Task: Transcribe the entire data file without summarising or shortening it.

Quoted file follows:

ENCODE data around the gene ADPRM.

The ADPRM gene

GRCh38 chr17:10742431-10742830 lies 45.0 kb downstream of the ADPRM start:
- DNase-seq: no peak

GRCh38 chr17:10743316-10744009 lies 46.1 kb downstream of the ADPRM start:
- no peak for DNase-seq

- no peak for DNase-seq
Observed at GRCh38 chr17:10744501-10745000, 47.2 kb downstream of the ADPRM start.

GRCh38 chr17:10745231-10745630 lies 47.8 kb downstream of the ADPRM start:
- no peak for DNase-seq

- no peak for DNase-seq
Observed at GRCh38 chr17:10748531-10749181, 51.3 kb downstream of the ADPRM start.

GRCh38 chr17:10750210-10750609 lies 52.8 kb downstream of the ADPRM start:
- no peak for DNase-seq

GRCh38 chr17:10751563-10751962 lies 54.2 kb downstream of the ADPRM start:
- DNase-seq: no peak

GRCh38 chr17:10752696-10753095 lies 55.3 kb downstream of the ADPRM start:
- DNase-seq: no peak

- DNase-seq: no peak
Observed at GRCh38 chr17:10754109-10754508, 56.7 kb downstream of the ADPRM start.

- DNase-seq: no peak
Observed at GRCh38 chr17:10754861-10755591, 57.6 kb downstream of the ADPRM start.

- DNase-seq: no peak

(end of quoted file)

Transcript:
ENCODE data around the gene ADPRM.

The ADPRM gene

GRCh38 chr17:10742431-10742830 lies 45.0 kb downstream of the ADPRM start:
- DNase-seq: no peak

GRCh38 chr17:10743316-10744009 lies 46.1 kb downstream of the ADPRM start:
- no peak for DNase-seq

- no peak for DNase-seq
Observed at GRCh38 chr17:10744501-10745000, 47.2 kb downstream of the ADPRM start.

GRCh38 chr17:10745231-10745630 lies 47.8 kb downstream of the ADPRM start:
- no peak for DNase-seq

- no peak for DNase-seq
Observed at GRCh38 chr17:10748531-10749181, 51.3 kb downstream of the ADPRM start.

GRCh38 chr17:10750210-10750609 lies 52.8 kb downstream of the ADPRM start:
- no peak for DNase-seq

GRCh38 chr17:10751563-10751962 lies 54.2 kb downstream of the ADPRM start:
- DNase-seq: no peak

GRCh38 chr17:10752696-10753095 lies 55.3 kb downstream of the ADPRM start:
- DNase-seq: no peak

- DNase-seq: no peak
Observed at GRCh38 chr17:10754109-10754508, 56.7 kb downstream of the ADPRM start.

- DNase-seq: no peak
Observed at GRCh38 chr17:10754861-10755591, 57.6 kb downstream of the ADPRM start.

- DNase-seq: no peak